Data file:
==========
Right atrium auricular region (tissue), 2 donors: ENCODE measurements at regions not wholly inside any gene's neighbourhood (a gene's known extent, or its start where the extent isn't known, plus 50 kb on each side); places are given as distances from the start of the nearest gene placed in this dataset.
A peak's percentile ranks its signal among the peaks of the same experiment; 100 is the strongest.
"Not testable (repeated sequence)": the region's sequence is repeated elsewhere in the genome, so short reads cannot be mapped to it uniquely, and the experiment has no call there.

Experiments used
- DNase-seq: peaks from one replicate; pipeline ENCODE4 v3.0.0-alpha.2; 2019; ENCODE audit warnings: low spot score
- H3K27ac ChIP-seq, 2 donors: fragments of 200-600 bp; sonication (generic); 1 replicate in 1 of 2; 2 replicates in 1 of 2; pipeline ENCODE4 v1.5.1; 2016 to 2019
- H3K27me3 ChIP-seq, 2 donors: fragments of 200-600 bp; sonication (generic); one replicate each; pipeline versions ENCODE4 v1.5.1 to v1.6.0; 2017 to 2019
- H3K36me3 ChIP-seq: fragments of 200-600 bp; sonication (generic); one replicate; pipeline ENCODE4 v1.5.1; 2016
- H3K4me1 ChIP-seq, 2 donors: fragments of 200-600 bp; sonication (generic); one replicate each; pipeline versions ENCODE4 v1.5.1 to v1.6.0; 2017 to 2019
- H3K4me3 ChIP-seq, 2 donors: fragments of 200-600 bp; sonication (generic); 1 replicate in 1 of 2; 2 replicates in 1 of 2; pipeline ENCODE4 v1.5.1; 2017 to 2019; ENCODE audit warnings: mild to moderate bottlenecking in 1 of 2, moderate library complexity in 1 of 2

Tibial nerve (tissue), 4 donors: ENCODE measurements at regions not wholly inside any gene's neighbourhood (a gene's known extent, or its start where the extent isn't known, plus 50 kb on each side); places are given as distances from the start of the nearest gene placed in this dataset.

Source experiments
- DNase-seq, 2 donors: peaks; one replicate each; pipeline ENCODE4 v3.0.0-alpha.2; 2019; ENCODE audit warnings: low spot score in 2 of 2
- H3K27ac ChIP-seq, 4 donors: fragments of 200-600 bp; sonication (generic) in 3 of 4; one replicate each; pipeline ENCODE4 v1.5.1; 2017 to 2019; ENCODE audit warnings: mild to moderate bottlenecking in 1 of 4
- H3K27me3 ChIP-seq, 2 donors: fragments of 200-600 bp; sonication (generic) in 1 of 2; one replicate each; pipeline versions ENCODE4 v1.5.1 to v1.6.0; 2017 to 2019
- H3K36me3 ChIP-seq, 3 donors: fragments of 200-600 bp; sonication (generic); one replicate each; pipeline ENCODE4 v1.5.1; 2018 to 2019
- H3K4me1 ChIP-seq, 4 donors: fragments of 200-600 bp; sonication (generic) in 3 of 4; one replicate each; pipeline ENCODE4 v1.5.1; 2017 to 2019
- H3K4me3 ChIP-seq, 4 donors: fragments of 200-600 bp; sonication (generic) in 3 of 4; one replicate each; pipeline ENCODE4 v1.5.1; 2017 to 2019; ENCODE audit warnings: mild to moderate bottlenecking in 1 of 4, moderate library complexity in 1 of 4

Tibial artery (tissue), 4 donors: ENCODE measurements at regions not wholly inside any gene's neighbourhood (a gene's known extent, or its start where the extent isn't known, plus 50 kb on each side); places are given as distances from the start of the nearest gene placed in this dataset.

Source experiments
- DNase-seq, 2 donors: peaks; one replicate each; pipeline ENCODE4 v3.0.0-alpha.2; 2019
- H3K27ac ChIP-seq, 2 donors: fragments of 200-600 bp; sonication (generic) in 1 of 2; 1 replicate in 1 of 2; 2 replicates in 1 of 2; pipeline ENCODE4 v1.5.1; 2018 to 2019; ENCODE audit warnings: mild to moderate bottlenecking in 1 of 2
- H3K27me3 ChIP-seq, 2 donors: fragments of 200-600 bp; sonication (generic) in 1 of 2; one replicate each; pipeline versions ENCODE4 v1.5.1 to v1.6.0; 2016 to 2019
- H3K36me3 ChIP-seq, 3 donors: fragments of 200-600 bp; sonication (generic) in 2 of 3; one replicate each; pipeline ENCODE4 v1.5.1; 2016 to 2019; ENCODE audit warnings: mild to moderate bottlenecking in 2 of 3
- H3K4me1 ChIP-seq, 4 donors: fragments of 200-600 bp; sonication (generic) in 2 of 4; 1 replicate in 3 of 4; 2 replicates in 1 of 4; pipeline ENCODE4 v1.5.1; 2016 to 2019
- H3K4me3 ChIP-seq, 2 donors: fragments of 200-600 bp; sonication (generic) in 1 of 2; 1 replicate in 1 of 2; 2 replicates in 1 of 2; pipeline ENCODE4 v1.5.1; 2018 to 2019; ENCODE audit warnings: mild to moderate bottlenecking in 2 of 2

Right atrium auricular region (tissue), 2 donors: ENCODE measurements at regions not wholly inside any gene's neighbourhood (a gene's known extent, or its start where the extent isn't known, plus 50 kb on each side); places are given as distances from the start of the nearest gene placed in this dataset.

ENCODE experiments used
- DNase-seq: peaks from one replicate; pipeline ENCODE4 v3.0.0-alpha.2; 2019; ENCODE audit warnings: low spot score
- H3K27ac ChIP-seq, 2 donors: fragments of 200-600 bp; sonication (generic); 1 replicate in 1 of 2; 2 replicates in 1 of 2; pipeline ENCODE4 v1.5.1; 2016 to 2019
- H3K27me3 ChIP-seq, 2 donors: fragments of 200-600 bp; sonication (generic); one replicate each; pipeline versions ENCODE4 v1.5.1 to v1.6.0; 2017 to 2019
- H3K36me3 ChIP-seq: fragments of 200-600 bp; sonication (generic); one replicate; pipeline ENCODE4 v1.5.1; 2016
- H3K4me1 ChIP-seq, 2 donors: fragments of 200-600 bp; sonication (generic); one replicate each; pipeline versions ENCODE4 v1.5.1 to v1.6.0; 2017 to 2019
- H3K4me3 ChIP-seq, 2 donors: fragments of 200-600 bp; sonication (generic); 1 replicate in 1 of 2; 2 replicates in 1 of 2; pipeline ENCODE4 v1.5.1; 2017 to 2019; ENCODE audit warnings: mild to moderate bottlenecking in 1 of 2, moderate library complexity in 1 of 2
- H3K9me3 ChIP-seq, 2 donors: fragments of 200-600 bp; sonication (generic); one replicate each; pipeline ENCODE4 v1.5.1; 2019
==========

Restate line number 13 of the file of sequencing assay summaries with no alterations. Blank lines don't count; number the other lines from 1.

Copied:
- DNase-seq, 2 donors: peaks; one replicate each; pipeline ENCODE4 v3.0.0-alpha.2; 2019; ENCODE audit warnings: low spot score in 2 of 2